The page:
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Cortisone injections may accelerate arthritis, study finds

Steroid injections given to tens of thousands of arthritis patients to relieve them of their pain ‘may actually ACCELERATE their crippling condition’

  • Boston University researchers looked at 450 patients who had shots in last year 
  • Eight per cent of them saw their arthritis get worse within 15 months of injection
  • More than 70,000 people in the UK have at least one cortisone shot per year

Common steroid injections used to treat arthritis may actually make the degenerative condition worse, a study suggests.

Researchers found that while effective in treating pain, cortisone jabs can speed up a joint’s disintegration and force patients to have full knee or hip replacements.

They looked at more than 450 patients with osteoarthritis, the most common type of arthritis that causes joints to become painful and stiff.

The team of academics from Boston University found 8 per cent of people saw their arthritis get worse within a year.

They say the drug may damage cartilage within the joint and make it weaker and more susceptible to wearing down.

A study by the University of Boston has found that cortisone shots may actually accelerate arthritis (file)

But they claim more research needs to be conducted to discover why the steroid causes further damage in some cases. 

The scientists have called for consent forms to be handed to patients which detail the potential dangers found in their study.

They also recommend sufferers with less severe symptoms to avoid getting the shots.

Cortisone injections, which have an effective pain numbing effect, are also popular in professional sports and used to help athletes play through the pain barrier.

But they are most commonly used to treat osteoarthritis, which affects around 8million people in the UK and 31m in the US. There is no cure for the condition.

More than 70,000 people in the UK have at least one cortisone shot per year, but many have up to three.

Research suggests the procedure costs the NHS nearly £40 million every year. The procedure was generally viewed as safe but patients are made to sign a consent form.

The document largely warns of side-effects common with most injections – like infection.


Osteoarthritis – sometimes called ‘wear and tear’ – is a condition that occurs when the surfaces within joints become damaged.

Cartilage covering the ends of bones gradually thin over time, and the bone thickens, according to Arthritis Research UK.    

Around a third of people aged 45 years and over in the UK suffer from the condition. This equates to roughly 8.75 million people. At least 20 million are known to suffer in the US.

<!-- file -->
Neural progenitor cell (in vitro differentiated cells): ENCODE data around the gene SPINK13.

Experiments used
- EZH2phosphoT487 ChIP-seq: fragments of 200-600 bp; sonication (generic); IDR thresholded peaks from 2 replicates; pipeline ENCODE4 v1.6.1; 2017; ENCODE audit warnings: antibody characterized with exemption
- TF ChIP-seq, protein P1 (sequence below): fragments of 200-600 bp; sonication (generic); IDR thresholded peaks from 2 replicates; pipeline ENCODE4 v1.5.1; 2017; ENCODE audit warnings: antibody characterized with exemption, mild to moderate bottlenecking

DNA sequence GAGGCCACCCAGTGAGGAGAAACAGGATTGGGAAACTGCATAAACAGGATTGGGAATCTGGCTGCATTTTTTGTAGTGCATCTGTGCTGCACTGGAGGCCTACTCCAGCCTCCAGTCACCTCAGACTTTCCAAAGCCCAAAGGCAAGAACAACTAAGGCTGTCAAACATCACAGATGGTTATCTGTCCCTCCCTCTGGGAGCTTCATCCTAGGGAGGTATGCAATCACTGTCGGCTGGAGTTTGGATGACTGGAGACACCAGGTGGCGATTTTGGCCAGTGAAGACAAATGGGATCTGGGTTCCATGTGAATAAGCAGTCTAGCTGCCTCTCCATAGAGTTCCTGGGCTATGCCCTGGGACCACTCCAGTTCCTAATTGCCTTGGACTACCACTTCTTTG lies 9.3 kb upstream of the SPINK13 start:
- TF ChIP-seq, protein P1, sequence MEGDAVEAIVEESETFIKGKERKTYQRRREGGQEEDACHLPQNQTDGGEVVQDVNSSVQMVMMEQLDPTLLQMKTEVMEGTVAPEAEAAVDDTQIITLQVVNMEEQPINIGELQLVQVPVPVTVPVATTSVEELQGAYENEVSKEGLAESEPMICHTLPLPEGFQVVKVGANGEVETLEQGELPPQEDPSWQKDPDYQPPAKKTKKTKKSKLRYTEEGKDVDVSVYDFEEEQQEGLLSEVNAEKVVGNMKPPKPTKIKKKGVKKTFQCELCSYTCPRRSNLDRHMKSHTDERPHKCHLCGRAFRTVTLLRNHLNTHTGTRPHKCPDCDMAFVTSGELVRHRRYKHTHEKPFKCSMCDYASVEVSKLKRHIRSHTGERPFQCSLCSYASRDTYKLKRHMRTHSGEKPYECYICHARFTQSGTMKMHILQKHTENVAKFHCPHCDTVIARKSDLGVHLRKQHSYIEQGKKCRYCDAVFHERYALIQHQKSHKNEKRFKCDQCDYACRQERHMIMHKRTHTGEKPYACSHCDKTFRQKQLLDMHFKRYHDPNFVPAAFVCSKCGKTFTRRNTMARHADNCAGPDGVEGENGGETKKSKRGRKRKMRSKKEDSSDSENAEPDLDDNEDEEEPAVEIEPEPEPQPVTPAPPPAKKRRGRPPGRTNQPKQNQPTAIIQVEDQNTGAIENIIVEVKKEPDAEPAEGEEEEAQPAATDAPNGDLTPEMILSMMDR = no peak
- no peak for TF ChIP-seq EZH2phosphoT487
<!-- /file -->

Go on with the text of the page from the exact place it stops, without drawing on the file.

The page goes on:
It is different to rheumatoid arthritis, a long-term illness in which the immune system causes the body to attack itself, causing painful, swollen and stiff joints.  

Replacement joints are often necessary for osteoarthritis patients, because the joint has been worn down and causes agonising pain.

Researchers from Boston University School of Medicine looked at 459 patients who had corticosteroid injections in their hip or knee at the hospital in 2018.

The participants were aged between 37 and 79. Scientists found that 36 patients (8 per cent) had complications down the line – 19 women and 17 men. 

Thirty patients had the jab in their hip, while six had it in their knees. Twenty-six patients (6 per cent) saw their osteoarthritis accelerate and worsen within a year.

Four patients (0.9 per cent) suffered stress fractures – a break in the bone caused by accumulative damage – on their hips or knees.

Three people (0.7 per cent) experienced rapid joint destruction which resulted in bone loss, while another three patients suffered complications with osteoarthritis. 

Lead author Dr Ali Guermazi, a professor in radiology, said: ‘We’ve been telling patients that even if these injections don’t relieve your pain, they’re not going to hurt you. But now we suspect that this is not necessarily the case.’

He called for consent forms to detail the new dangers found in his team’s research.

The professor added: ‘Physicians do not commonly tell patients about the possibility of joint collapse or subchondral insufficiency fractures that may lead to earlier total hip or knee replacement.

‘This information should be part of the consent when you inject patients with intra-articular corticosteroids.’

The researchers recommend that patients receiving shots with little sign of osteoarthritis on an X-ray are carefully monitored – especially when the pain they experience is disproportionate to what’s visible on the scan.

These patients, they point out, are at greater risk of destructive arthritis after injections. 

Most importantly, the team state that younger patients must be told of the potential consequences of an injection before they are given it.

The widespread use of corticosteroid injections – particularly in professional sport – means the potential of the study are enormous, Dr Guermazi believes.

He added: ‘Intra-articular joint injection of steroids is a very common treatment for osteoarthritis-related pain, but potential aggravation of pre-existing conditions or actual side effects in a subset of patients need to be explored further to better understand the risks associated with it.

‘What we wanted to do with our paper is to tell physicians and patients to be careful, because these injections are likely not as safe as we thought.’